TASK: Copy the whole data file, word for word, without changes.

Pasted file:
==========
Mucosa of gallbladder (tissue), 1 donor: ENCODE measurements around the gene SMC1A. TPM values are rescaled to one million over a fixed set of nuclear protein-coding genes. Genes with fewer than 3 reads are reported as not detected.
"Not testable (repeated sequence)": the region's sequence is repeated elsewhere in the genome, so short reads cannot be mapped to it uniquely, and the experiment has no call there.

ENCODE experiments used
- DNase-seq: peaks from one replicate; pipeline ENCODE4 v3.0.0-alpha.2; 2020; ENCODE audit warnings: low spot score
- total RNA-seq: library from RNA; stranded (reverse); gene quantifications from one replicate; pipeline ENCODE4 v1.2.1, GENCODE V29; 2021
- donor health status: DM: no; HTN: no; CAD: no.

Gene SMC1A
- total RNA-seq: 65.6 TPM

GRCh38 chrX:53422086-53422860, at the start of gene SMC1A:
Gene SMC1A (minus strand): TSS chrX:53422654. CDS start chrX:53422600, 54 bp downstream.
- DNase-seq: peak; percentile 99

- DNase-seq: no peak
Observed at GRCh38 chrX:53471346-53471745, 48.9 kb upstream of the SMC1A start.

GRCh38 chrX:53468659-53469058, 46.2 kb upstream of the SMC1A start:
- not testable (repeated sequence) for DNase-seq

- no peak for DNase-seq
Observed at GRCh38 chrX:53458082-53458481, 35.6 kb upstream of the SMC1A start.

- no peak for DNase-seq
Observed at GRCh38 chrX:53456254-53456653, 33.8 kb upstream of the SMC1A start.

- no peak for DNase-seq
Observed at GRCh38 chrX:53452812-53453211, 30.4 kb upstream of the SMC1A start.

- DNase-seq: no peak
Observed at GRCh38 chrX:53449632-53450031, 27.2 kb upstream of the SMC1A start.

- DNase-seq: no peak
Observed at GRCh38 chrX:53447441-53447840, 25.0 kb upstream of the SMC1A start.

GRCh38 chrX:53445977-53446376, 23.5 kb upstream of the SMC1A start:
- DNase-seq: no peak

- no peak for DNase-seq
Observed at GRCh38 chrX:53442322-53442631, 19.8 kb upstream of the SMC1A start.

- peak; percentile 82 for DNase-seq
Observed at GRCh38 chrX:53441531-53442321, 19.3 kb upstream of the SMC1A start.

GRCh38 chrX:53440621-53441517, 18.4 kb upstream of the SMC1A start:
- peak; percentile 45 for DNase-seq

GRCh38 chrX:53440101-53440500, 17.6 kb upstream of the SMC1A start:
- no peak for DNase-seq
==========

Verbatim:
Mucosa of gallbladder (tissue), 1 donor: ENCODE measurements around the gene SMC1A. TPM values are rescaled to one million over a fixed set of nuclear protein-coding genes. Genes with fewer than 3 reads are reported as not detected.
"Not testable (repeated sequence)": the region's sequence is repeated elsewhere in the genome, so short reads cannot be mapped to it uniquely, and the experiment has no call there.

ENCODE experiments used
- DNase-seq: peaks from one replicate; pipeline ENCODE4 v3.0.0-alpha.2; 2020; ENCODE audit warnings: low spot score
- total RNA-seq: library from RNA; stranded (reverse); gene quantifications from one replicate; pipeline ENCODE4 v1.2.1, GENCODE V29; 2021
- donor health status: DM: no; HTN: no; CAD: no.

Gene SMC1A
- total RNA-seq: 65.6 TPM

GRCh38 chrX:53422086-53422860, at the start of gene SMC1A:
Gene SMC1A (minus strand): TSS chrX:53422654. CDS start chrX:53422600, 54 bp downstream.
- DNase-seq: peak; percentile 99

- DNase-seq: no peak
Observed at GRCh38 chrX:53471346-53471745, 48.9 kb upstream of the SMC1A start.

GRCh38 chrX:53468659-53469058, 46.2 kb upstream of the SMC1A start:
- not testable (repeated sequence) for DNase-seq

- no peak for DNase-seq
Observed at GRCh38 chrX:53458082-53458481, 35.6 kb upstream of the SMC1A start.

- no peak for DNase-seq
Observed at GRCh38 chrX:53456254-53456653, 33.8 kb upstream of the SMC1A start.

- no peak for DNase-seq
Observed at GRCh38 chrX:53452812-53453211, 30.4 kb upstream of the SMC1A start.

- DNase-seq: no peak
Observed at GRCh38 chrX:53449632-53450031, 27.2 kb upstream of the SMC1A start.

- DNase-seq: no peak
Observed at GRCh38 chrX:53447441-53447840, 25.0 kb upstream of the SMC1A start.

GRCh38 chrX:53445977-53446376, 23.5 kb upstream of the SMC1A start:
- DNase-seq: no peak

- no peak for DNase-seq
Observed at GRCh38 chrX:53442322-53442631, 19.8 kb upstream of the SMC1A start.

- peak; percentile 82 for DNase-seq
Observed at GRCh38 chrX:53441531-53442321, 19.3 kb upstream of the SMC1A start.

GRCh38 chrX:53440621-53441517, 18.4 kb upstream of the SMC1A start:
- peak; percentile 45 for DNase-seq

GRCh38 chrX:53440101-53440500, 17.6 kb upstream of the SMC1A start:
- no peak for DNase-seq